8 tips to tackle RRSP crunch time: Ernst & Young



    TORONTO, Jan. 29 /CNW/ - The clock is ticking for Canadians who haven't
finalized their RRSP plans. With only one month to go, now is the time to move
on those good RRSP intentions. Where should you start? Ernst & Young is
offering some quick tips to help would-be investors get going:

    
    1.  Short on cash? Consider using non-registered stocks and bonds.
        Accrued gains will be taxable, but losses are not deductible.

    2.  Still low on funds? Consider borrowing. You can't deduct the interest
        paid on the money you borrow to contribute to an RRSP, but borrowing
        to make a contribution can be a wise decision in some cases.

    3.  Playing catch-up? If you're making a large "catch-up" contribution
        that brings your taxable income into a lower tax bracket, think about
        spreading your deduction over a couple of years to increase the
        related tax benefit. And if 2007 was a low-income year - perhaps you
        were in school, on maternity leave or not employed for part of the
        year - contribute anyway and claim the deduction next year, when the
        tax benefit will be greater.

    4.  Paired up? If you have a spouse or common-law partner who isn't
        working or who has a low income, consider contributing to a spousal
        RRSP. Even with the new pension income splitting rules there are
        still benefits.

    5.  Excess contributions? Consider over-contributing to your RRSP by the
        permitted $2,000 penalty-free amount. You won't get a tax deduction
        for the extra amount, but your earnings on it will grow tax-free.

    6.  Making other investments? The preferential tax treatment for capital
        gains and Canadian dividends doesn't apply to RRSP investments. It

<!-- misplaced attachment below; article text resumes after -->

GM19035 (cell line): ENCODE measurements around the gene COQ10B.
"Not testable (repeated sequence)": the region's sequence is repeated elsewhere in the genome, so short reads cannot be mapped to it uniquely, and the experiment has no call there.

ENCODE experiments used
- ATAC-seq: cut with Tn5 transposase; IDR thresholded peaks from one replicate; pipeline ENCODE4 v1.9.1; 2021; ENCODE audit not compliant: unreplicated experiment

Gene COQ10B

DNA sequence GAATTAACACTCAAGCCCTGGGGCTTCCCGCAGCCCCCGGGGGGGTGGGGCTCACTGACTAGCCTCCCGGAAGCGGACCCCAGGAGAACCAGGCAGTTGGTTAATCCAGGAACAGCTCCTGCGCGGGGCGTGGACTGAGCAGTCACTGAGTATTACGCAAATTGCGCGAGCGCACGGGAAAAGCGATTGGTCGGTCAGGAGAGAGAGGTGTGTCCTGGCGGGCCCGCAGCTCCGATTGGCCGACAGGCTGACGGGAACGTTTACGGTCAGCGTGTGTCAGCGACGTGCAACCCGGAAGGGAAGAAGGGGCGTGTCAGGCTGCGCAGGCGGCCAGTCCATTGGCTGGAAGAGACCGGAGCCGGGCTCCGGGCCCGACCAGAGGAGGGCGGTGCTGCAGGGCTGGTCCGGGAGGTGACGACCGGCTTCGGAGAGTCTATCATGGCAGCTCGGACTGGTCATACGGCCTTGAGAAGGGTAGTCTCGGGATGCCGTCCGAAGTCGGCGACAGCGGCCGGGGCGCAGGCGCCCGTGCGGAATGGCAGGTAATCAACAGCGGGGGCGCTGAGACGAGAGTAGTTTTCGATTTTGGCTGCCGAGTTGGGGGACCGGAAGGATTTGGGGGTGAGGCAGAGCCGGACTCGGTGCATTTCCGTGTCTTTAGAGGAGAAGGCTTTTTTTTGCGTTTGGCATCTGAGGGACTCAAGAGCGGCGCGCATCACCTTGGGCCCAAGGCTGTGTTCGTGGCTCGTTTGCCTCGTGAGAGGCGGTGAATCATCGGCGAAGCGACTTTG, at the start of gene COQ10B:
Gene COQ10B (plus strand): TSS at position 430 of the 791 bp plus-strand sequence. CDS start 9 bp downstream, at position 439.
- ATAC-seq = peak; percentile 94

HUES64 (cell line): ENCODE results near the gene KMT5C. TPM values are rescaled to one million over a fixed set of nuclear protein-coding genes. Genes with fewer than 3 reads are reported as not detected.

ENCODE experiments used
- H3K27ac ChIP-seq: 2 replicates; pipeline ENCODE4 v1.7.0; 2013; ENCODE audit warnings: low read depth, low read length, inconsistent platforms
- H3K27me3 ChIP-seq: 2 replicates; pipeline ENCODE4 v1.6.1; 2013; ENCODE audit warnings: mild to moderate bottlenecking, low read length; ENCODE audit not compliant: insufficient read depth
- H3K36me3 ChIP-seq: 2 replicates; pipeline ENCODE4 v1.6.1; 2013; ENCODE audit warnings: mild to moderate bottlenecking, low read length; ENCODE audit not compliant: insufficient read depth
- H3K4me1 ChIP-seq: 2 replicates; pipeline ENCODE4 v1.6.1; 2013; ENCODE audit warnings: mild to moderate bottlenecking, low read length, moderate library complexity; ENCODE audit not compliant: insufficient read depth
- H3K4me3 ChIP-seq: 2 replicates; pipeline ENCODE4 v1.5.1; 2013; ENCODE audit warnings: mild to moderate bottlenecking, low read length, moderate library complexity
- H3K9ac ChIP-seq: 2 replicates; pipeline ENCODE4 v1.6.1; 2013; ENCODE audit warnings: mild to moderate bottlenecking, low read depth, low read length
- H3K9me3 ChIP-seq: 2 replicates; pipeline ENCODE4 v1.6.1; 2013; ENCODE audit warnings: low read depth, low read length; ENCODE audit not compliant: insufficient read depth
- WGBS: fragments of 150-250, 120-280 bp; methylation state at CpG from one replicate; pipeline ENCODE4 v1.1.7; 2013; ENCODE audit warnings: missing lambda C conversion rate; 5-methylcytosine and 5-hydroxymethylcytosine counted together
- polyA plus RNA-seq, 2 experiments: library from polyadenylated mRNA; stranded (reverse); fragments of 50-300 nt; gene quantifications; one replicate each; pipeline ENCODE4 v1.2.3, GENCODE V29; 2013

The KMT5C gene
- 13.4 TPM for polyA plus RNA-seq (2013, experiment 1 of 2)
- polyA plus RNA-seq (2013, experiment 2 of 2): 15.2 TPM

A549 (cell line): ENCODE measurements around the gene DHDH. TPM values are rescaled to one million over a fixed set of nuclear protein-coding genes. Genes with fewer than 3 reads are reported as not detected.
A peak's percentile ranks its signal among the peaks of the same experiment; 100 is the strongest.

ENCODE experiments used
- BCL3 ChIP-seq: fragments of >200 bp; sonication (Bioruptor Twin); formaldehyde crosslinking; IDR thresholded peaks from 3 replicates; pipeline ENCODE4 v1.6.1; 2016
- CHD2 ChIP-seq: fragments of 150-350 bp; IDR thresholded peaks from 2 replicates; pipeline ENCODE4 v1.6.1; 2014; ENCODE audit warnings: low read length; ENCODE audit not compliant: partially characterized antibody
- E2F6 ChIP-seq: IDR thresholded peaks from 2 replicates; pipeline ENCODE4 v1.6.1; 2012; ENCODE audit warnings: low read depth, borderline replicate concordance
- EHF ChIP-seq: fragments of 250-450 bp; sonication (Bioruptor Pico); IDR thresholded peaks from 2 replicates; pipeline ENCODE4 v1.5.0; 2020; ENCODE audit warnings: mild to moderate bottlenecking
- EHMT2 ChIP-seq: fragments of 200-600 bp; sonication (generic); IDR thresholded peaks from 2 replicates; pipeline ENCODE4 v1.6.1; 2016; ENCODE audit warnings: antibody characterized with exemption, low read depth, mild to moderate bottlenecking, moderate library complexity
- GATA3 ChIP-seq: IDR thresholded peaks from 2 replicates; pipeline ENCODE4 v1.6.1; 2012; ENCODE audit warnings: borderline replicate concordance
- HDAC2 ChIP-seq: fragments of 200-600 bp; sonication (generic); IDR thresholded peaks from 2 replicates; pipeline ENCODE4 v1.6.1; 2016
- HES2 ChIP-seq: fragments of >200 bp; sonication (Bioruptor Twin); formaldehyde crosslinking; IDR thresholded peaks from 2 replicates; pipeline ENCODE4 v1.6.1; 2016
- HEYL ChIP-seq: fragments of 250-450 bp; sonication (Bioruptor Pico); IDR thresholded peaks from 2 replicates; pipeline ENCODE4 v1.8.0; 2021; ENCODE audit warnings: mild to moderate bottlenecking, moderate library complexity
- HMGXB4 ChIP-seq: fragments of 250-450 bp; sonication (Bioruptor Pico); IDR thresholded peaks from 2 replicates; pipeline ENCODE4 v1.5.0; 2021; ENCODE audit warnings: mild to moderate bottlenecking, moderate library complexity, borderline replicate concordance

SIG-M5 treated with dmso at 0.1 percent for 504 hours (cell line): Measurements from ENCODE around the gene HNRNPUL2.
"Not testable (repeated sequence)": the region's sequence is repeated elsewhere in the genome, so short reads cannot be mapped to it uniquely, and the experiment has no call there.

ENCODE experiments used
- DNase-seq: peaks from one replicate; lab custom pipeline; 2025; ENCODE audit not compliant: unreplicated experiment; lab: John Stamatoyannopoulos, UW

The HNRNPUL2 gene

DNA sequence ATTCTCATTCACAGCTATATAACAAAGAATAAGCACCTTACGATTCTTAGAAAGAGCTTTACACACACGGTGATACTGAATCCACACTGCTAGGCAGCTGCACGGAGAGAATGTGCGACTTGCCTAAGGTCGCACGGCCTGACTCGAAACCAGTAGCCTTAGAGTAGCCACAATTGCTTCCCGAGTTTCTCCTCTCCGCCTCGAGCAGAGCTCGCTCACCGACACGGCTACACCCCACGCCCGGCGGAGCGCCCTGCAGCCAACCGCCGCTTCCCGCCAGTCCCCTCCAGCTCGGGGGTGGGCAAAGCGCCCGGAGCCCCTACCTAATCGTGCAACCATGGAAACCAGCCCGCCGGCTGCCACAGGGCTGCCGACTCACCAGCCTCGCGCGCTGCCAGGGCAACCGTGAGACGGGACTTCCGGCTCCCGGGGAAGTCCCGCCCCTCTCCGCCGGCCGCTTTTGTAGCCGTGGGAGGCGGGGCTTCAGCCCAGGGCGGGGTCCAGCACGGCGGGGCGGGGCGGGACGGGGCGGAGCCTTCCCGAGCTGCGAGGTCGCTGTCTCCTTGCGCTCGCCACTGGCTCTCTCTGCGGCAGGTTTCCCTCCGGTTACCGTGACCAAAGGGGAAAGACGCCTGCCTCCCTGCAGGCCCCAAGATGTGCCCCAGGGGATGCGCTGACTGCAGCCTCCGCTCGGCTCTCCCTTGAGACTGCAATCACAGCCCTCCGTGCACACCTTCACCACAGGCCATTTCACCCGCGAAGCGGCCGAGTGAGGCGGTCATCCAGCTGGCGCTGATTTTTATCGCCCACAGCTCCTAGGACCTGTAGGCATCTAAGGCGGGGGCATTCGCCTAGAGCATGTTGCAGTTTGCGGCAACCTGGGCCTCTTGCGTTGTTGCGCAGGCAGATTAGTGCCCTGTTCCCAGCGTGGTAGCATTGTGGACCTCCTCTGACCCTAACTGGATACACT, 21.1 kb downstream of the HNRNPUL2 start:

might make sense to hold interest-bearing investments in your RRSP.

    7.  Naming a beneficiary? Think carefully about who it will be. Naming
        your spouse, common-law partner or a dependent child or grandchild as
        your RRSP beneficiary could permit RRSP proceeds on your death to be
        tax-deferred even longer. Don't forget that you can also name a
        charity as your RRSP beneficiary.

    8.  What's next? Plan ahead. Make your 2008 contribution now - don't wait
        until the start of 2009. You'll gain another year of tax-free growth
        - which, over the life of your RRSP, could amount to a significant
        bump in the size of your retirement nest egg.
    

    About Ernst & Young

    Ernst & Young is a global leader in assurance, tax, transaction and
advisory services. Worldwide, our 130,000 people are united by our shared
values and an unwavering commitment to quality. We make a difference by
helping our people, our clients and our wider communities achieve potential.





For further information:

For further information: Amanda Olliver, amanda.olliver@ca.ey.com, (514)
874-4308; Megan Bailey, megan.bailey@ca.ey.com, (403) 206-5037; Kelly Peace,
kelly.peace@ca.ey.com, (416) 943-3662


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